Mumbai: Monsoon season may be over, but India’s investors are at risk from a different kind of flood. Indian stocks have been the biggest emerging-Asian beneficiaries of the wave of liquidity that swept over world markets in the wake of the global financial crisis, according to data compiled by Bloomberg. That may also make them the most vulnerable, now that the waters are receding.

Foreign investors have pumped a net $101 billion into the country’s equities from the beginning of 2009 through the end of last quarter, Bloomberg calculations using cumulative year-end net investment flow data show. That’s more than the combined offshore purchases of South Korean and Taiwanese stocks over the period. Thailand is the only emerging Asian market excluding China that has seen outflows.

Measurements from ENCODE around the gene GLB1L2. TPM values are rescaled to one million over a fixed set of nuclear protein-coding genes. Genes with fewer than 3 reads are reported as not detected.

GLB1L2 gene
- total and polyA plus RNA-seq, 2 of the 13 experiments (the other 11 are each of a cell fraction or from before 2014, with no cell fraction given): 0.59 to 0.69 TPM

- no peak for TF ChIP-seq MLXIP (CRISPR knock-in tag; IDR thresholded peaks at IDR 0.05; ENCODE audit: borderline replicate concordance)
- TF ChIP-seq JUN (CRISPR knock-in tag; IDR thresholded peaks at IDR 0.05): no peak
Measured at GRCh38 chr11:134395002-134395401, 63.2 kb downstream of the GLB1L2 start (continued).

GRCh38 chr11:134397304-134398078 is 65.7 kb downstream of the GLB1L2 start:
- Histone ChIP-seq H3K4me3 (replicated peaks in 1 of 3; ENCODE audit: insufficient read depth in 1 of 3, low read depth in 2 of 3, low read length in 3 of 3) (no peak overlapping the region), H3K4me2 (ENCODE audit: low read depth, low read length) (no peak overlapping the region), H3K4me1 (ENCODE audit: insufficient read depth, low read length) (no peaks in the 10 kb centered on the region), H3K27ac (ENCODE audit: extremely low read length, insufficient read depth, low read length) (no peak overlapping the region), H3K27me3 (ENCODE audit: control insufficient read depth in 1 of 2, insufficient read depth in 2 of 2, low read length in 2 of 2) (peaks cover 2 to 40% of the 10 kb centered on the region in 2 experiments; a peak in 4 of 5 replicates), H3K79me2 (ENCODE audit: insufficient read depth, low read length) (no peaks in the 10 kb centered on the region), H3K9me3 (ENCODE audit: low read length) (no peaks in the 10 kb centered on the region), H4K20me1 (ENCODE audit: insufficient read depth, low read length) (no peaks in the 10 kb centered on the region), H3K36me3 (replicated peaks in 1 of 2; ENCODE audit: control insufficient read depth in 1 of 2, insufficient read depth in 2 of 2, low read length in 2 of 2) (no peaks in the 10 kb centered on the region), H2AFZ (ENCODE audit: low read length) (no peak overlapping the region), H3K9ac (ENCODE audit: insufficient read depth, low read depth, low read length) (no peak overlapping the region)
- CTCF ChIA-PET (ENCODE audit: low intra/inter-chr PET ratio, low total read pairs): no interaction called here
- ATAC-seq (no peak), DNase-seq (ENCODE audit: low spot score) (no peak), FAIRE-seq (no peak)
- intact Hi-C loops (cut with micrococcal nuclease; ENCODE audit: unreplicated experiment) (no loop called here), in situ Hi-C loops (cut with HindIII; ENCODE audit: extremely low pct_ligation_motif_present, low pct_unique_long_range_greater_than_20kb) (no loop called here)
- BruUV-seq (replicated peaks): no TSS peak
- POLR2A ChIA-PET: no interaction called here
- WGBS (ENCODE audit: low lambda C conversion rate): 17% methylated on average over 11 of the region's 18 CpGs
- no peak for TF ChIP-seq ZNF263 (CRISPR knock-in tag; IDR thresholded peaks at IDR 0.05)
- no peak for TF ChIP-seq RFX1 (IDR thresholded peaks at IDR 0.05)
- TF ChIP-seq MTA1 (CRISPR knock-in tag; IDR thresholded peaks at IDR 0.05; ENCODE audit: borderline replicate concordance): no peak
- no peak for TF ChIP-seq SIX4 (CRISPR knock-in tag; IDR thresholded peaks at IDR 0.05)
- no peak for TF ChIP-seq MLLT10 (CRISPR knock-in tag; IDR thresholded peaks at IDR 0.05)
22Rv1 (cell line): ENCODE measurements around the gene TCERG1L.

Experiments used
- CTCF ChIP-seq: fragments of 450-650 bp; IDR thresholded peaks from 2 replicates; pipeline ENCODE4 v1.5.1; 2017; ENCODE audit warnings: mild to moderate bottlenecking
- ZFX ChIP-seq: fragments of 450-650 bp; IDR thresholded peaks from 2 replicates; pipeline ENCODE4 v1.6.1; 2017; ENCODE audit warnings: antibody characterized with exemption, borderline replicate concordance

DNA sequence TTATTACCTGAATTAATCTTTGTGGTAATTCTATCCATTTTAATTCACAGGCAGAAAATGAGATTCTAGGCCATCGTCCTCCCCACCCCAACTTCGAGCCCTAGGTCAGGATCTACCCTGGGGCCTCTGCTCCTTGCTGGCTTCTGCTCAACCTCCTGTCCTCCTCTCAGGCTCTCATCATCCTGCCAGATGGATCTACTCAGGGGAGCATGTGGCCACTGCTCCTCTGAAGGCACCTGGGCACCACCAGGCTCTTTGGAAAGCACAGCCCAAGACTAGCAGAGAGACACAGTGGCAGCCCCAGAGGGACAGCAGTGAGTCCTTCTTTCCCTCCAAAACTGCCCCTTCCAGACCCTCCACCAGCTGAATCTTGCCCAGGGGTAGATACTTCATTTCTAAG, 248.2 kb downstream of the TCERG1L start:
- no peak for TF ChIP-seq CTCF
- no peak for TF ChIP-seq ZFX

On a proportional basis, foreign purchases of Indian stocks amount to just over 5% of total market capitalization. Taiwan and South Korea are the only other emerging Asian markets where offshore investment totaled more than 3% of the market. By contrast, investment in Southeast Asian stocks has been relatively minuscule.

The flow data suggest that India’s Sensex index, which has fallen around 13% from a high in late August, may be the most vulnerable to further outflows in the region if global risk aversion worsens. Foreign funds have pulled some $2.6 billion from the nation’s stocks this month through Monday, according to exchange data.

Indian stocks - until recently Asia’s top performers - have slumped as surging oil prices, a plunging rupee and growing financial concerns about non-bank lenders soured investor sentiment.

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